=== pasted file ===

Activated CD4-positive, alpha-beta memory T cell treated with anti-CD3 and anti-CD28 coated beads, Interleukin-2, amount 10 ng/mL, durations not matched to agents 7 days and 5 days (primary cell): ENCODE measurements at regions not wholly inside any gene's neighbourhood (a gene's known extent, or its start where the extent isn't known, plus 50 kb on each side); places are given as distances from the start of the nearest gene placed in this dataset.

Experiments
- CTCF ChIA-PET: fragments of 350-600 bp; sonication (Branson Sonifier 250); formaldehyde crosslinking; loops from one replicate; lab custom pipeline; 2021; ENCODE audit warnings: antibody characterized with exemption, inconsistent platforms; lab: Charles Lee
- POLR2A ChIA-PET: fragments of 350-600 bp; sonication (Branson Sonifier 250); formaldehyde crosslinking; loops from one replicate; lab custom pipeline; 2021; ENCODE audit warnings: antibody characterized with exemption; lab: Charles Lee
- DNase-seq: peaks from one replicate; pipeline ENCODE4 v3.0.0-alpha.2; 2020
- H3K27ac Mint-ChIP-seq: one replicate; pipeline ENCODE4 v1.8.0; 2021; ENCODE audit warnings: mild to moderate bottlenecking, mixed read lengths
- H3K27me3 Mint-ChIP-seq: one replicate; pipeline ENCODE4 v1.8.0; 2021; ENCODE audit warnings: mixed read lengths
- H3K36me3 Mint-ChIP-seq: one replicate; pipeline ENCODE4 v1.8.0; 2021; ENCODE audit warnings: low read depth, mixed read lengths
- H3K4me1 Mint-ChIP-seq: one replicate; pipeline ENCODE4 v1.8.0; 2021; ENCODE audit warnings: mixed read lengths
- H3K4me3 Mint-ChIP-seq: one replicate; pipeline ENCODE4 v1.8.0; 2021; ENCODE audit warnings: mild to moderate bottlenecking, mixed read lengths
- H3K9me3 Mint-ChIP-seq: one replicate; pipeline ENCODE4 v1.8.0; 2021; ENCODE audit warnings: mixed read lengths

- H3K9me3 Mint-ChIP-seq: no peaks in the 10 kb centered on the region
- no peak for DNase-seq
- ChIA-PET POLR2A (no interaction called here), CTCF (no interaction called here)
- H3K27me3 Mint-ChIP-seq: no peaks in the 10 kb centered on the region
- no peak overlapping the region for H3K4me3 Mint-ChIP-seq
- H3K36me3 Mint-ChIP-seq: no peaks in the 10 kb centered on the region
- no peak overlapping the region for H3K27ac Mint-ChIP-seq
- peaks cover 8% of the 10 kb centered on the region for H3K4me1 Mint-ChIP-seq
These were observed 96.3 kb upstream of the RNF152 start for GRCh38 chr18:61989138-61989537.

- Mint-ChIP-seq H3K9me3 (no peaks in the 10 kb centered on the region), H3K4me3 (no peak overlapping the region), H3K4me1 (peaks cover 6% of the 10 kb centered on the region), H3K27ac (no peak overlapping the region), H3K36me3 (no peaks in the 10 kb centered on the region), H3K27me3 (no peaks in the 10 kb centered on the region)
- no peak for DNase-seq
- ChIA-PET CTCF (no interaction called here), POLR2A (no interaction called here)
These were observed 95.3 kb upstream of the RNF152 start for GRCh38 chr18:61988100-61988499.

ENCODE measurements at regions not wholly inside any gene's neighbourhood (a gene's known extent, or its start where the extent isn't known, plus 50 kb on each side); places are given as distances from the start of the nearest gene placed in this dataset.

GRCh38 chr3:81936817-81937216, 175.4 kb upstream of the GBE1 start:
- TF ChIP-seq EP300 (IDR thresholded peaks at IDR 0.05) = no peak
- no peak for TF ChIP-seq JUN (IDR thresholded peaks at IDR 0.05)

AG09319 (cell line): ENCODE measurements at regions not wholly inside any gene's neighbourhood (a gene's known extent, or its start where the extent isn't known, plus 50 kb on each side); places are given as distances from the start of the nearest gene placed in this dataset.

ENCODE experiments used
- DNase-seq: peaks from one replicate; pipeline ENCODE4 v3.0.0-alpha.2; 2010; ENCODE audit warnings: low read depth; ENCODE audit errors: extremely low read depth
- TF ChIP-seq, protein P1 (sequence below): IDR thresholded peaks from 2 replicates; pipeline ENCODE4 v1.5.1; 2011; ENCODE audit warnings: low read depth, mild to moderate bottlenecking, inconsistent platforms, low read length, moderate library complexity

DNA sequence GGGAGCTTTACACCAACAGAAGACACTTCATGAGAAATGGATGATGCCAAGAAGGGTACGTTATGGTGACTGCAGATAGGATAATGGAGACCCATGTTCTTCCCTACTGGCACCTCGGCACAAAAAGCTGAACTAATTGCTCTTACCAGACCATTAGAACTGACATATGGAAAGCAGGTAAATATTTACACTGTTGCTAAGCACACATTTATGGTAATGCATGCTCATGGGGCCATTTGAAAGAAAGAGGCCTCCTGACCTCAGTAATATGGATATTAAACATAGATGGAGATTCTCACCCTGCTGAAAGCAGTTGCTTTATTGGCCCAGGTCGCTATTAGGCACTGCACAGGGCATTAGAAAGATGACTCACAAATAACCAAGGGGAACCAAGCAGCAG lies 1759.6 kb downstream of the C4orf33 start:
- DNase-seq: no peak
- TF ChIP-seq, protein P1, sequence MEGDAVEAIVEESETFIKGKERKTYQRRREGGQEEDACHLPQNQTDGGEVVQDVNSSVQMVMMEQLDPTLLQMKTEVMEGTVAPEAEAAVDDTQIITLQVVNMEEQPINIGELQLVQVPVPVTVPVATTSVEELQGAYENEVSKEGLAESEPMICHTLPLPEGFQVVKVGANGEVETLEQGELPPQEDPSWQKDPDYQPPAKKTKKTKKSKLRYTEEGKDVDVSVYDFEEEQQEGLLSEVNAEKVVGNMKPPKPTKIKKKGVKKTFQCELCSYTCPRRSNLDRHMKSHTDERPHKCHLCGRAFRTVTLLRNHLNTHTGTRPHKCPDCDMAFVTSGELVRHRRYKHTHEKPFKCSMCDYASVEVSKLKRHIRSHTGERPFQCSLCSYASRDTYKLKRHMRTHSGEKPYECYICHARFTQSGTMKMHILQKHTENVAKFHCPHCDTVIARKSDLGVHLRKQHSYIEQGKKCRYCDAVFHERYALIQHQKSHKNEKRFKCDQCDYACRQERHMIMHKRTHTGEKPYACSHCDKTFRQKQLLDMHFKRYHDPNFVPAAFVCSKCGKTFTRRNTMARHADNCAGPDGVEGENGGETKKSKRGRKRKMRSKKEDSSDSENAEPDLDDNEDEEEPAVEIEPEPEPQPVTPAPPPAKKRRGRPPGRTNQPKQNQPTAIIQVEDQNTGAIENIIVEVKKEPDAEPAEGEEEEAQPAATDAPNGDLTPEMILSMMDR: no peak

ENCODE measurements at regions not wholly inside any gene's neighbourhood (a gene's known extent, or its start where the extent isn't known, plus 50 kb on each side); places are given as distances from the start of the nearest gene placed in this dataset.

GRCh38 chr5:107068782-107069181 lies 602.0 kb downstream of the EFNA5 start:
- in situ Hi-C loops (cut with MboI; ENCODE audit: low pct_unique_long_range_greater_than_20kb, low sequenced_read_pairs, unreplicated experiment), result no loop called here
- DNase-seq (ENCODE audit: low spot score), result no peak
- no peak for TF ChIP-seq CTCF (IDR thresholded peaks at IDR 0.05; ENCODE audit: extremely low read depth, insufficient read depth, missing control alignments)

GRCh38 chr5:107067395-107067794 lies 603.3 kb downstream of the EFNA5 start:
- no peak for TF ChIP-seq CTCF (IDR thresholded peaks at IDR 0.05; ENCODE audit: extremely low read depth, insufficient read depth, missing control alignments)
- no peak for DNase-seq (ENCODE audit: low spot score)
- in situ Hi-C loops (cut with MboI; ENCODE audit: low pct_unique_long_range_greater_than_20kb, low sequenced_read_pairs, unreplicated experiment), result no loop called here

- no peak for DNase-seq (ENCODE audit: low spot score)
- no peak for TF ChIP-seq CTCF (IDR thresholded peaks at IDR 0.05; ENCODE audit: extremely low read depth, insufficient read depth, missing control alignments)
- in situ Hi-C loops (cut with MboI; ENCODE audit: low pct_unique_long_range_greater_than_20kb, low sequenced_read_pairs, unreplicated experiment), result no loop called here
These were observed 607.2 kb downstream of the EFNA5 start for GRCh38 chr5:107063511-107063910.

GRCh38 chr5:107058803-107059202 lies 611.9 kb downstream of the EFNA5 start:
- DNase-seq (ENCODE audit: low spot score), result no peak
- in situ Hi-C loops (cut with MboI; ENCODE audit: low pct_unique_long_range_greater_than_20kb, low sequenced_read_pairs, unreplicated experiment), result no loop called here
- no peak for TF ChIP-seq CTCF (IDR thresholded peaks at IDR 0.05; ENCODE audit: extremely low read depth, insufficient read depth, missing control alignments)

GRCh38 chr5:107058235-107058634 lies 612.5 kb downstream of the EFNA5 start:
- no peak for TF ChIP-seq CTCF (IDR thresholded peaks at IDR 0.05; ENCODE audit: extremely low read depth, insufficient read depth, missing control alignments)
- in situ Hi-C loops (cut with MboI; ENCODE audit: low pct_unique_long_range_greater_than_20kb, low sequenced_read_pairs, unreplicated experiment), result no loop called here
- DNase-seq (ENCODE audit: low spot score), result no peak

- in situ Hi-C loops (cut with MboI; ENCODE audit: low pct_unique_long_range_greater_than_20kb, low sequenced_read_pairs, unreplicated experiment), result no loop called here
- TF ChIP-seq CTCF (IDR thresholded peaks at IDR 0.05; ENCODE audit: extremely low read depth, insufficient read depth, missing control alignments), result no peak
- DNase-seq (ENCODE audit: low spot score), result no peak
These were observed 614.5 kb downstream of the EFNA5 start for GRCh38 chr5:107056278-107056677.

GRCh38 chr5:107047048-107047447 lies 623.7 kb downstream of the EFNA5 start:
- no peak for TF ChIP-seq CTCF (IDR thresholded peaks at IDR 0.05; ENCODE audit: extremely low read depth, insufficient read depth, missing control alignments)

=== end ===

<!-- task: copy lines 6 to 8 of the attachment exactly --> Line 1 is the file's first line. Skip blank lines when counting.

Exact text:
- H3K27ac Mint-ChIP-seq: one replicate; pipeline ENCODE4 v1.8.0; 2021; ENCODE audit warnings: mild to moderate bottlenecking, mixed read lengths
- H3K27me3 Mint-ChIP-seq: one replicate; pipeline ENCODE4 v1.8.0; 2021; ENCODE audit warnings: mixed read lengths
- H3K36me3 Mint-ChIP-seq: one replicate; pipeline ENCODE4 v1.8.0; 2021; ENCODE audit warnings: low read depth, mixed read lengths